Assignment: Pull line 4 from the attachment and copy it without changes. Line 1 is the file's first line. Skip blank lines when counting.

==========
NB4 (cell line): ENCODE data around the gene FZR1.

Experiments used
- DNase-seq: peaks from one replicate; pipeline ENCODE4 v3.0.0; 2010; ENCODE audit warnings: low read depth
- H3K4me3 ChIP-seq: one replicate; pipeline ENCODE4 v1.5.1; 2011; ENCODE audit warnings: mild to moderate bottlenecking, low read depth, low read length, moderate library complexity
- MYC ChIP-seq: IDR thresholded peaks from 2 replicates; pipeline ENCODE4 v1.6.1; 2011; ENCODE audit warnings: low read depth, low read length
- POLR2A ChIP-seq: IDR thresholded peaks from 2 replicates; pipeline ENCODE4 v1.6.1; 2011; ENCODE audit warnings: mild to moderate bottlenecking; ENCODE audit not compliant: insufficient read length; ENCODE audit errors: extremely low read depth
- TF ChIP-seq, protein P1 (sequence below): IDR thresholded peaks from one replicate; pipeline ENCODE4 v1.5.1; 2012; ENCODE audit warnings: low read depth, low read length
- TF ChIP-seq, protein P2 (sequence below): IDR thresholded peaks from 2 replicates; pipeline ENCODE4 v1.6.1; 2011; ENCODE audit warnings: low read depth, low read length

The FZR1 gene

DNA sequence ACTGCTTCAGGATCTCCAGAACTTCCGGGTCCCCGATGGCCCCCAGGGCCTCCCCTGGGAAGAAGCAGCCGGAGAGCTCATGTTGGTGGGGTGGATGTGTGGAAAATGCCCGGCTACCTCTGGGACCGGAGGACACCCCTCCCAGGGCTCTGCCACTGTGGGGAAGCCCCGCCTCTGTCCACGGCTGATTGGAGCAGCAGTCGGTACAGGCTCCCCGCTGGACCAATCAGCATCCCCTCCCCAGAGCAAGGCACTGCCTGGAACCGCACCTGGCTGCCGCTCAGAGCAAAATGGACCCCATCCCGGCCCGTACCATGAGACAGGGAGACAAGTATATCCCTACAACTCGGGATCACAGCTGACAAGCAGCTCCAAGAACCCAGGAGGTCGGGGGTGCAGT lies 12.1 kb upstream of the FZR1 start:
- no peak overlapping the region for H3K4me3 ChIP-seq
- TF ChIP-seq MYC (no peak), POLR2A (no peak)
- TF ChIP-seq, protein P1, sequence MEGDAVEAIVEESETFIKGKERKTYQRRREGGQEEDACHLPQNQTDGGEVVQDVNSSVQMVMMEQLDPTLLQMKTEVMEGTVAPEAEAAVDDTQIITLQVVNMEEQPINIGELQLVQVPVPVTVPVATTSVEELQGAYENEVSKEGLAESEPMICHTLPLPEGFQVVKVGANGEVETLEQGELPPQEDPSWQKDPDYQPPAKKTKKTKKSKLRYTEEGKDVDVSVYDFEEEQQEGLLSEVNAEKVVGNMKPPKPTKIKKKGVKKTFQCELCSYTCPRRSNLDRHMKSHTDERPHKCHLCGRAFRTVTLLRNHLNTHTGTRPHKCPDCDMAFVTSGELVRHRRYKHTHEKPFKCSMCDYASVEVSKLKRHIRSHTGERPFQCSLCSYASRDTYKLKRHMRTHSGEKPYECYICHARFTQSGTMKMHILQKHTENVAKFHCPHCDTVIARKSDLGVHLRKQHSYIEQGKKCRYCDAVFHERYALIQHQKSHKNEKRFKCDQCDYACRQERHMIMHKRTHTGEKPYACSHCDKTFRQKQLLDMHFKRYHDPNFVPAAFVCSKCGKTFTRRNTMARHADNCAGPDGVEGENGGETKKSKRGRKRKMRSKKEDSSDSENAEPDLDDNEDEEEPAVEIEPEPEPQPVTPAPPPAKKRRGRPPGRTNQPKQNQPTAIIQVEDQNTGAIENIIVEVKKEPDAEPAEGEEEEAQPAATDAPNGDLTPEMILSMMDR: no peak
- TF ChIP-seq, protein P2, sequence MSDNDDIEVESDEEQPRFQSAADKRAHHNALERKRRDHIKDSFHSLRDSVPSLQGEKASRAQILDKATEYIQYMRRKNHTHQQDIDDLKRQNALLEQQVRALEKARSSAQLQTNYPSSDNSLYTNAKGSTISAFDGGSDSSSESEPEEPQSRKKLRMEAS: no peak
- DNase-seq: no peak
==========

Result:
- H3K4me3 ChIP-seq: one replicate; pipeline ENCODE4 v1.5.1; 2011; ENCODE audit warnings: mild to moderate bottlenecking, low read depth, low read length, moderate library complexity